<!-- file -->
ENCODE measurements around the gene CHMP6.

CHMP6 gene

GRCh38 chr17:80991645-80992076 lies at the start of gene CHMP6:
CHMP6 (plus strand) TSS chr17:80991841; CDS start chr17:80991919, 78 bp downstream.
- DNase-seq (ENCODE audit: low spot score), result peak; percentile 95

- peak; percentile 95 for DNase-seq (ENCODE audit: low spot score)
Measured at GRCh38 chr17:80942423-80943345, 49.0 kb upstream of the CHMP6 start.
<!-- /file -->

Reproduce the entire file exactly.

ENCODE measurements around the gene CHMP6.

CHMP6 gene

GRCh38 chr17:80991645-80992076 lies at the start of gene CHMP6:
CHMP6 (plus strand) TSS chr17:80991841; CDS start chr17:80991919, 78 bp downstream.
- DNase-seq (ENCODE audit: low spot score), result peak; percentile 95

- peak; percentile 95 for DNase-seq (ENCODE audit: low spot score)
Measured at GRCh38 chr17:80942423-80943345, 49.0 kb upstream of the CHMP6 start.